Sunday, October 28, 2007
Beware of Bil Fleming’s installations at the Capitol Theater
published in the Weekly Volcano, Oct. 25, 2007
pictured: “The Projectionists’ Gardens,” interactive sculptural installation by Bil Fleming
I first became aware of Bil Fleming’s art when he had a really nice drawing in a juried show at South Puget Sound Community College last year. Now he offers two interactive sculptural installations in the Capitol Theater: “The Projectionists’ Gardens” and “Reverse Psychology.” Depending on your state of mind and your expectations, you may see these works as threatening, thought-provoking or purely entertaining.
Set in the alcoves to the left and right of the stage area, they are available for viewing only when the lights are up before and after films and concerts at the theater.
“The Projectionists’ Gardens” is a Rube Goldberg construction of viewer-activated wheels on a conveyor belt made from old plastic shopping bags — a garden of potted plants with wooden stalks growing out of plastic pots and flowers made from bicycle wheels, a clock, CDs, and a satellite dish. It is brilliantly lighted within the space of the alcove and looks theatrical. Viewers can activate the mechanism and control the speed by pumping a handle that turns all the wheels. It is playful and rather clunky — and surprisingly attractive. Apparently children love it. I was told that prior to a recent film children were lined up all the way across the stage-front area waiting their turn to pump the handle.
Fleming says it is also based on the idea of a gyre. Gyres are areas of ocean currents such as the North Pacific Subtropical Gyre, which are vortexes in which floating debris collect. A lot of plastic shopping bags get caught up in gyres. By using recycled materials and referencing gyres, Fleming’s work calls attention to the vast amount of waste material that litters the planet.
“Reverse Psychology” in the alcove on the opposite wall is a psychological challenge to the viewer. The face of the alcove is filled with a temporary wall of white particle board upon which is hung a chandelierlike lampshade made of an old colander. It casts light in dramatic beams, and within the beams of light the title of the piece is printed. Below this is a peephole with the printed instruction: DON’T LOOK and a crank handle with the printed instruction: DO NOT TOUCH — obviously intentional challenges to the viewer.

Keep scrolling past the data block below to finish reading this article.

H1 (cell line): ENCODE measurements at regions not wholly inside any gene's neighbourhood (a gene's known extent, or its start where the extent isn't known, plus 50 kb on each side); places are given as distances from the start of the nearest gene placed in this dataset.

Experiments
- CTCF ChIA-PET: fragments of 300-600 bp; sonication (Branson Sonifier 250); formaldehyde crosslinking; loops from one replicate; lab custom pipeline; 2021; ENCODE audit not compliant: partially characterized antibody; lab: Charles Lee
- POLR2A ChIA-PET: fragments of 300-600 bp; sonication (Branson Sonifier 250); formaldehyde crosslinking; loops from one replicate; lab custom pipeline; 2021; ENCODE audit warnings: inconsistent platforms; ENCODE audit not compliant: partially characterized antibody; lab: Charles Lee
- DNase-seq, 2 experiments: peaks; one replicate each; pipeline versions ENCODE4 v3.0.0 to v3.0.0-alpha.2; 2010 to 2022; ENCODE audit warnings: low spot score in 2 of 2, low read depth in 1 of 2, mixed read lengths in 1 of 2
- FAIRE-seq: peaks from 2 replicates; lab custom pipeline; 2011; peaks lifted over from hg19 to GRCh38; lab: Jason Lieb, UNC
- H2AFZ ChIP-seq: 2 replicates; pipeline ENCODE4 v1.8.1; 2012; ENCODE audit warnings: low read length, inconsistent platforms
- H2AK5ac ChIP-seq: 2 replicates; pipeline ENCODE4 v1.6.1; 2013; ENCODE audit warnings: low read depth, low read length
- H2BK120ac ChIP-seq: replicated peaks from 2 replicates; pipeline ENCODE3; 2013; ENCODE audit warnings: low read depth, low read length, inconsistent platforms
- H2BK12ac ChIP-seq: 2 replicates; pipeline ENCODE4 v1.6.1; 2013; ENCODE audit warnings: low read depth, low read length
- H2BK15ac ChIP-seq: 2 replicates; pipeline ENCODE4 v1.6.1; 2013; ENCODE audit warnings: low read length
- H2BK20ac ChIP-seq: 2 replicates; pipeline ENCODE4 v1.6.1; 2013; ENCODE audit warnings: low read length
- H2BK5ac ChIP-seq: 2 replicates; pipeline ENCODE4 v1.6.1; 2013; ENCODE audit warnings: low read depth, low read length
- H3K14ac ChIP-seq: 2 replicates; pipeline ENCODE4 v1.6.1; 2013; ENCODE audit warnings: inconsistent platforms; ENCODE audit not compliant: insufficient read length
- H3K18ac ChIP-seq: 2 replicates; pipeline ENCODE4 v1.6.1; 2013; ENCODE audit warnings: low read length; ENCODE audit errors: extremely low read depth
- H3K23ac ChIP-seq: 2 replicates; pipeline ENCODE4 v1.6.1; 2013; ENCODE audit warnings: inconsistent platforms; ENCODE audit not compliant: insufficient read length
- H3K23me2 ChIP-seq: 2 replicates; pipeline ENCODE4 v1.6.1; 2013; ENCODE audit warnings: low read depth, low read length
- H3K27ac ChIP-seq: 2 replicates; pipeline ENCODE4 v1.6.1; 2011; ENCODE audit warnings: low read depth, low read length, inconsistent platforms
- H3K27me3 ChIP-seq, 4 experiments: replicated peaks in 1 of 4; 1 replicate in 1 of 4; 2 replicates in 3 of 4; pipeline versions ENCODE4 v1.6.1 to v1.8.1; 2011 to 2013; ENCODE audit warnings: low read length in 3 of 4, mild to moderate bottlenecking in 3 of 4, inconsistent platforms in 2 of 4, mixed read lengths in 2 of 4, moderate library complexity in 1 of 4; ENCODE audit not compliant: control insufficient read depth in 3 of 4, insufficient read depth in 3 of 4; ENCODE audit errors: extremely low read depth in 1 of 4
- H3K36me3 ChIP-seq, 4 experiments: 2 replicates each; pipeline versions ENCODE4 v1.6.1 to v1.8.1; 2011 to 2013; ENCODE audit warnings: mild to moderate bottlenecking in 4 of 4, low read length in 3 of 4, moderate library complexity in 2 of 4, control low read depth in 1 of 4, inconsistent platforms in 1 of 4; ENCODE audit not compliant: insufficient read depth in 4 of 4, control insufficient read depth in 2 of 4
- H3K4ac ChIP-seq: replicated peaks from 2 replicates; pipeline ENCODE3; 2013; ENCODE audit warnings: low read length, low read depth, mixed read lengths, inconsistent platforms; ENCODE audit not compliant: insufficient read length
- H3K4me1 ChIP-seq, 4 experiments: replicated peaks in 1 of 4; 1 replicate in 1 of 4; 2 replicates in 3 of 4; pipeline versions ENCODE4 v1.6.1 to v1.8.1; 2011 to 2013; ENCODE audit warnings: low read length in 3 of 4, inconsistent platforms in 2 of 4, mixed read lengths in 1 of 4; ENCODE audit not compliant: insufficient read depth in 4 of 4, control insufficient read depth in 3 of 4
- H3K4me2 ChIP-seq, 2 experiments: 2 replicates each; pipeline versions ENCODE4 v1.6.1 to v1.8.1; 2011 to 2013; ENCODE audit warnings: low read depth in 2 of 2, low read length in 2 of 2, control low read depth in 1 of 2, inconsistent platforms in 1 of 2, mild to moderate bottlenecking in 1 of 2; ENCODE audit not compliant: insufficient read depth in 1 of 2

I dare not divulge what happens if you disobey the rule and look into the peephole or dare to turn the crank. Suffice it to say you may well be in for a shock. The concept behind this piece is an investigation into human psychology. We are all taught to obey signs. But do we have natural tendencies to disobey, to test the limits? Which is stronger — our conditioning or our curiosity?
Is this all just a big joke? Maybe. But Fleming’s credentials indicate seriousness of intent. He is a member of the Northwest Designer Craftsmen. Last year his work was purchased by the city of Seattle for the Portable Works Collection, and he won the People’s Choice Award and the Best Form and Function Award at ReStore’s Seattle Recycled Art and Fashion Show. Yes, it is playful; yes, “Reverse Psychology” is a bit of a put-on; yes, the messages conveyed are simple and not exactly layered with meaning. But does all of that make these pieces any less important as works of art? There are certainly precedents in historically important works such as Marcel Duchamp’s “Large Glass” and “Fountain” and “Étant Donnés,” also known as the peep show. While not as provocative or as avant-garde as Duchamp, Fleming is nevertheless entertaining, and if you’re going to a show anyway, you might as well take a look at “The Projectionists’ Gardens” and “Reverse Psychology.” But don’t look in the peephole.
Fleming’s installations can be seen through Nov. 29, and he says there are negotiations in the works to extend the run.
[Capitol Theater, 206 Fifth Ave. S.E., Olympia]